Boston. MA to Portland, ME

The Eastern Division

Point of Interest

GOOGLE MAPS no longer available: With apologies, I am unable to continue showing Google Maps. Google has forced my hand by increasing their map usage fee from nothing/free to OVER $300 A MONTH for the Abandoned Rails website! This is an expense that I simply cannot afford. Rest assured I am looking at available open source alternatives, so maps should be back online soon!

Greg Harrison

The Eastern Railroad was the primary arch-rival of the Boston and Maine Railroad in the mid-1800s, until it suffered financial decline and was acquired by the B&M in the late 1880s. Completed in the early 1840s, the Eastern RR ran right along the seacoast between Boston, MA, and Portland, ME, serving such cities and towns as Salem and Newburyport, MA, and Seabrook, Hampton, and Portsmouth, NH. Crossing the Piscataqua River into Maine, the Eastern RR served among other places Kittery, Eliot, South and North Berwick, Wells, Kennebunk, Biddeford, Saco, and South Portland, ME.

After the Eastern's acquisition by the B&M, it became the B&M's Eastern Division, in distinction to the B&M's Western Division, its previous (and still current) main line a little farther inland. Sometime around World War I, they both became the Western and Eastern Routes of the B&M's new Portland Division.

Except for industrial leads in North Berwick-Wells and Saco, the portion of the Eastern Route between North Berwick and South Portland was abandoned in 1944; the portion of this division between Kittery Junction and North Berwick was abandoned in 1952, which in time meant that except for the Saco Industrial Lead, the Eastern Route was gone from Maine before 1990. The Eastern Route's abandonments in New Hampshire are not as clear, because some of the trackage was long in the "out of service" column. The New Hampshire seacoast is relatively short, and so is the length of the B&M's old Eastern Route therein. The line south of Hampton has been abandoned for many years, as has the bridge spanning the Merrimack River at Newburyport, MA (this bridge and the line north to Seabrook, NH, in fact since the 1960s). There were a customer or two in Hampton until near the end of the first decade of the 21st century, accessed by a long stub line south out of Portsmouth, but both customers disappeared within the past years, and the old Eastern Route line between Portsmouth and Hampton is now out of service, and in fact may be abandoned.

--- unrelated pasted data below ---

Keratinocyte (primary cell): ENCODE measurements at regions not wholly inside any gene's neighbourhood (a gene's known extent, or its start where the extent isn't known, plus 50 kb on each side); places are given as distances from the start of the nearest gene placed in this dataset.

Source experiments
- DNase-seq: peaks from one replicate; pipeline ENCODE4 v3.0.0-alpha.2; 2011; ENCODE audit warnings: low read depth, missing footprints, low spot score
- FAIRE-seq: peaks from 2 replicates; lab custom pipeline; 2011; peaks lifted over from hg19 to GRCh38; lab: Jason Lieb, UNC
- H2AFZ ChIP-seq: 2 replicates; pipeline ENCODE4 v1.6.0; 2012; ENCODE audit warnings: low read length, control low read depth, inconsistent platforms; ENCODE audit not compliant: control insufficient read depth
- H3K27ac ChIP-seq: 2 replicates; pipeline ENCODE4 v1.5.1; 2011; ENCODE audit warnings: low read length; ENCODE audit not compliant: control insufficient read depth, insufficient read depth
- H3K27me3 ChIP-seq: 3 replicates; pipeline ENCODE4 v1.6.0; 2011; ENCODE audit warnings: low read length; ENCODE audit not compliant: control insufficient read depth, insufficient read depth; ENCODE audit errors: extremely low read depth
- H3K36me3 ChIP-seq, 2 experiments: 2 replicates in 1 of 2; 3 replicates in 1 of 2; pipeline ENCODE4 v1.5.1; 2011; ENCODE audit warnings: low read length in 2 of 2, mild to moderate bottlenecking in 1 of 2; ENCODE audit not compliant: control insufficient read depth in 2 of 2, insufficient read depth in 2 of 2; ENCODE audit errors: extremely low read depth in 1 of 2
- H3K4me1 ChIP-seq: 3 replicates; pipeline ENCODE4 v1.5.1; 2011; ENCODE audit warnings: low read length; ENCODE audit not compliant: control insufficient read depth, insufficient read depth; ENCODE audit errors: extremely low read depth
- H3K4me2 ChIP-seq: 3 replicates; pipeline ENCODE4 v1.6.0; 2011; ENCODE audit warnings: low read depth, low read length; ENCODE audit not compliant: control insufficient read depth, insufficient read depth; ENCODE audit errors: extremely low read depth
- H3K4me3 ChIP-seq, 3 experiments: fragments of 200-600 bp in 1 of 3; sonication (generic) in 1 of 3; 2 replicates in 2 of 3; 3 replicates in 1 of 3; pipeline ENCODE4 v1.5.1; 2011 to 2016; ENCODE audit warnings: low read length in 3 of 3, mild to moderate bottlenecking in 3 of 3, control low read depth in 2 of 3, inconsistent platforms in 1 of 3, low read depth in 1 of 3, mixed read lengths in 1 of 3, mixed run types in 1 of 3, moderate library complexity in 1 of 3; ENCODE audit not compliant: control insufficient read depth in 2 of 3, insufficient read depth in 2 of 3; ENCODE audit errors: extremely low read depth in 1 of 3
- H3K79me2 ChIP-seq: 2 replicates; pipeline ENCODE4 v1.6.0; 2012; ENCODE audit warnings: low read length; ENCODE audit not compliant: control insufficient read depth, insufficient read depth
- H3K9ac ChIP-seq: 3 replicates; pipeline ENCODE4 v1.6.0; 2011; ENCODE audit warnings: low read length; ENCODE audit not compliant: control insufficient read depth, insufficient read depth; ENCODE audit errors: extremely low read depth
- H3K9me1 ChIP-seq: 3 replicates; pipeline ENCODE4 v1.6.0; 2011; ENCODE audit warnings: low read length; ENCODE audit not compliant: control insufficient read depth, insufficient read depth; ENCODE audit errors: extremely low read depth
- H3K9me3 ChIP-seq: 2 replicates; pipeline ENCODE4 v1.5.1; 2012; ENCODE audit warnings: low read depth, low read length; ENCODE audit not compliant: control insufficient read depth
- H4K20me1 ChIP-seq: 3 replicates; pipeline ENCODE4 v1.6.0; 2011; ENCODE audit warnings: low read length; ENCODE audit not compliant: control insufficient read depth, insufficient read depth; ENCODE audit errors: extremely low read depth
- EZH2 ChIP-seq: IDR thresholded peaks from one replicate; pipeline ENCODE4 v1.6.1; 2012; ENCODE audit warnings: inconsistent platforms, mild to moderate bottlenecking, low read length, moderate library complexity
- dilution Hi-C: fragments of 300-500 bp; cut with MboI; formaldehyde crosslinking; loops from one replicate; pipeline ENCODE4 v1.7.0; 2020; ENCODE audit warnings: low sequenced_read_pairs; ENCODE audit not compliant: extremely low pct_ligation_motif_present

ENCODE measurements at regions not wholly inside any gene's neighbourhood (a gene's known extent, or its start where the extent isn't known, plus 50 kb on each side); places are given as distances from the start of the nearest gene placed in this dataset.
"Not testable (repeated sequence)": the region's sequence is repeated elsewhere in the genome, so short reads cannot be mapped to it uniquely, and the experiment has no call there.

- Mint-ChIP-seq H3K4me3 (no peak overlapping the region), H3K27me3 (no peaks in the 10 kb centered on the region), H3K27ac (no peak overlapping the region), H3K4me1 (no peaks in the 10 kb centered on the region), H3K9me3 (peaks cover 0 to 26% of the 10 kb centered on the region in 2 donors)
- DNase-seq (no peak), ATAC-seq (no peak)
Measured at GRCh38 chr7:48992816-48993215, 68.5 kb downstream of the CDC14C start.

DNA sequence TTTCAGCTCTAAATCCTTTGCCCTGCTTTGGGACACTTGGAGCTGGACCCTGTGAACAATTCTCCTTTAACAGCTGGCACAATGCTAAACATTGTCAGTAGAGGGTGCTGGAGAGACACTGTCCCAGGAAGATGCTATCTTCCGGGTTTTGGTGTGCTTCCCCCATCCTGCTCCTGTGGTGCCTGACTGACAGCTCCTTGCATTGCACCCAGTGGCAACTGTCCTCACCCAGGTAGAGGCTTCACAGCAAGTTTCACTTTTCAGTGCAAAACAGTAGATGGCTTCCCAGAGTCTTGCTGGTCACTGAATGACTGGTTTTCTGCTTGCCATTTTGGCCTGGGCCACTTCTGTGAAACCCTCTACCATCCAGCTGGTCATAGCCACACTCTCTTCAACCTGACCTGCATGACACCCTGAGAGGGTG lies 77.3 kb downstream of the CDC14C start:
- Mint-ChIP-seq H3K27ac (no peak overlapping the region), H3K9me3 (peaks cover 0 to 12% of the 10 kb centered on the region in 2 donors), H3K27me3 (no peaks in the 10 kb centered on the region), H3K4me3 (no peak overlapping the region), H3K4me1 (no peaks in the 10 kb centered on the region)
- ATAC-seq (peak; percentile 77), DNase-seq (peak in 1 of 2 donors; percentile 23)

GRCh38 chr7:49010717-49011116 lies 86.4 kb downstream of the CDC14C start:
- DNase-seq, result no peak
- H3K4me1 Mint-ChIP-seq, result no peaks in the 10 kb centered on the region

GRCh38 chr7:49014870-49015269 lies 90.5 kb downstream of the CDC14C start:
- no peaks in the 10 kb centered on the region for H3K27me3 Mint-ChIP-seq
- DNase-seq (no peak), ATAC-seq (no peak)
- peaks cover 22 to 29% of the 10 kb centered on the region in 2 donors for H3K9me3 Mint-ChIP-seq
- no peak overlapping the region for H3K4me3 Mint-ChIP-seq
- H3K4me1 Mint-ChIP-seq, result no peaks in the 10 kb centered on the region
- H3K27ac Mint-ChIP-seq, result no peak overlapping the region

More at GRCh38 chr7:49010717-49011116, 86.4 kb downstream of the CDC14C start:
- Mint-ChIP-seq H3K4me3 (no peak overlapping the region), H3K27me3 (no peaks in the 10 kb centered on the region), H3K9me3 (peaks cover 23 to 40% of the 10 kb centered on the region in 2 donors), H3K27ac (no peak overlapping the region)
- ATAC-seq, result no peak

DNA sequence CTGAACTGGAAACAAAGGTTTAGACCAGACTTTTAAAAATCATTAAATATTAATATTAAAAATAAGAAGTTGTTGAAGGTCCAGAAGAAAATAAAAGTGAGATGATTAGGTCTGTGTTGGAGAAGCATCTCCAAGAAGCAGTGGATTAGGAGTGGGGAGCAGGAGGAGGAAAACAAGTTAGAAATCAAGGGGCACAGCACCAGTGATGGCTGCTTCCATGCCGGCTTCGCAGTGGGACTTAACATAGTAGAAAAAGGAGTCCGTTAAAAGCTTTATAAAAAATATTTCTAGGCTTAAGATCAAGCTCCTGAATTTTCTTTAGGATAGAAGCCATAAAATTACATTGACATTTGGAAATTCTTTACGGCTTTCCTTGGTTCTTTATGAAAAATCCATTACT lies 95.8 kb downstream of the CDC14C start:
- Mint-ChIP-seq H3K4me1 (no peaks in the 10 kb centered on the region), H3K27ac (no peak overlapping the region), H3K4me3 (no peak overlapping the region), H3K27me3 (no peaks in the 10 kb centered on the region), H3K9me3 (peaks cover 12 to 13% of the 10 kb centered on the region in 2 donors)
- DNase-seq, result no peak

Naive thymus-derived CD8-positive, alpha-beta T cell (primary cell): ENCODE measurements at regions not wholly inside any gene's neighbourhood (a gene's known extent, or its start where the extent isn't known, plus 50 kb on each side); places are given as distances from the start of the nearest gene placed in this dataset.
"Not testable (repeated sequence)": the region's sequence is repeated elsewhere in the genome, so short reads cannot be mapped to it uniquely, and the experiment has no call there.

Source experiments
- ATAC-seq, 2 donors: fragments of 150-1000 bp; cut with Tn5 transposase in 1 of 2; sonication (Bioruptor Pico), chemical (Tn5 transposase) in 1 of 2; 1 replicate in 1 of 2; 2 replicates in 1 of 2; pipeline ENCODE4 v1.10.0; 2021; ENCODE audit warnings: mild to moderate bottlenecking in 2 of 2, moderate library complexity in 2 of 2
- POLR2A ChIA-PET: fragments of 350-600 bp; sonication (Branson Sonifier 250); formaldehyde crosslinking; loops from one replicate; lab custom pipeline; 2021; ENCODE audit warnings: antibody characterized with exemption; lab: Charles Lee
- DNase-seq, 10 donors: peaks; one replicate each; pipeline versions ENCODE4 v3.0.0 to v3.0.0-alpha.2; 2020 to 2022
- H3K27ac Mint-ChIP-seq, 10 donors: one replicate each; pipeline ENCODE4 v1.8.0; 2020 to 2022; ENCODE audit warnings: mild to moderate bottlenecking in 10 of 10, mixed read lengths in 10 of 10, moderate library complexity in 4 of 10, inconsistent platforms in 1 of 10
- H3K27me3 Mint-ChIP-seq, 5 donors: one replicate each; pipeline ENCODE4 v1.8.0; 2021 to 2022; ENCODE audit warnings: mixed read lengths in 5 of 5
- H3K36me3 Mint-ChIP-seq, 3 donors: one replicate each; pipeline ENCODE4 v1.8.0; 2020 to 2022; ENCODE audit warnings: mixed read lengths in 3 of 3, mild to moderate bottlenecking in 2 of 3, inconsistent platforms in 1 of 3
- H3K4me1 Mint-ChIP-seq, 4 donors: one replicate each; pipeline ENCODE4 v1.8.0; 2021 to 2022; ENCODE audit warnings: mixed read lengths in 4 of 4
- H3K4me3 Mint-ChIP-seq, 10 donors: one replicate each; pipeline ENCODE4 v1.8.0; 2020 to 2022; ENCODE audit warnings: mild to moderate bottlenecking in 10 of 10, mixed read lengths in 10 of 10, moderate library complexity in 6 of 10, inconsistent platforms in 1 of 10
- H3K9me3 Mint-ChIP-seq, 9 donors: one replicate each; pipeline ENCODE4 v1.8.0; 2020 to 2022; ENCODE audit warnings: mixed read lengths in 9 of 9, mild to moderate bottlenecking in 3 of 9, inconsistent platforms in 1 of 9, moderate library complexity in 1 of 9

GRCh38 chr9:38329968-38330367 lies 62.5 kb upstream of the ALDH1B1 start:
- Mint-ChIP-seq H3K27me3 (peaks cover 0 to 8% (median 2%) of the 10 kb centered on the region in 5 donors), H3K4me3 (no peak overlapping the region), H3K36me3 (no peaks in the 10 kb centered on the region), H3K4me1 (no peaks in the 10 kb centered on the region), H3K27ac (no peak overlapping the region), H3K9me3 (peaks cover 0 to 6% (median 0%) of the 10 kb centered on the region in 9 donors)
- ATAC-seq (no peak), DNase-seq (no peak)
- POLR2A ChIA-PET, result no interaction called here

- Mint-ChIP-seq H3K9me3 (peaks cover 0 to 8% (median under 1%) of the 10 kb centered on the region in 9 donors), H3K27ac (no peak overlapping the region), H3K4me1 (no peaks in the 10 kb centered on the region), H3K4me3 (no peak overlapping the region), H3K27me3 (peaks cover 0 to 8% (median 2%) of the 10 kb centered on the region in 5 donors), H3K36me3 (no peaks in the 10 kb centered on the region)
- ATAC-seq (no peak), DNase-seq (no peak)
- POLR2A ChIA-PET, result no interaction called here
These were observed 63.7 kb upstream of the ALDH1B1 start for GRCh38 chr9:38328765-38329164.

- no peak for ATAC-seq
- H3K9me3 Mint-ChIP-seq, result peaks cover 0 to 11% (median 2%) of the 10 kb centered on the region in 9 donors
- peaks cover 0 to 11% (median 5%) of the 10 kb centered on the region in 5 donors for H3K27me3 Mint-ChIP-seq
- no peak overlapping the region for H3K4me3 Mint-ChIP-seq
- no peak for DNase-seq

Portsmouth, NH, on the coast has been accessed for many years only from the old Western Route, via Rockingham Junction eastward on the track of the old Portsmouth Branch. The freight yard at Portsmouth is little used today, so essentially carloads are brought in for industries located in Newington, on the south bank of the Piscataqua River. Very rarely, a car or two or three are taken across the Piscataqua River to Kittery Junction, then east along the track of the otherwise long-abandoned York Harbor & Beach Railroad (a subsidiary of the B&M; most of it was abandoned during the 1920s) to the Portsmouth Naval Shipyard in Kittery, Maine.

In Massachusetts, the former Eastern Route track north to Newburyport was long out of service, but within the past dozen years or so, the Massachusetts Bay Transportation Authority (MBTA) has reconnected Boston to Newburyport. The old swing bridge spanning the Merrimack River there has been out of service since the 1960s, and given the cost to rehab or replace, will undoubtedly remain so into the future. Thus, despite discussions to get service to Portsmouth, NH, commuter service presently ends at Newburyport, MA.

See also The Saugus Branch Railroad.

Thanks to Nelson Lawry for contributing information about this route.

Looking for old pictures of the junction at "AR" in Biddeford.

Also, trying to find out how the Eastern accessed the Saco mills prior to the Western being built.

Any info send to


Jonny Wells
ocean Park, ME


A few years ago, there was a study to see if it was feasable to extend the commuter rail from Newburyport to Portsmouth. The old abandoned swing bridge over the Merrimac River was surveyed and found to be in good condition with the exception of the draw span itself which would have to be replaced. The "pinch point" was the protected area of the Seabrook nuclear power plant where the original right of way crossed. The plan never advanced anyfurther.

Hampton, NH


Shortened Link:

Do you have any pictures or information about The Eastern Division? Please . You will get credit for anything you contribute.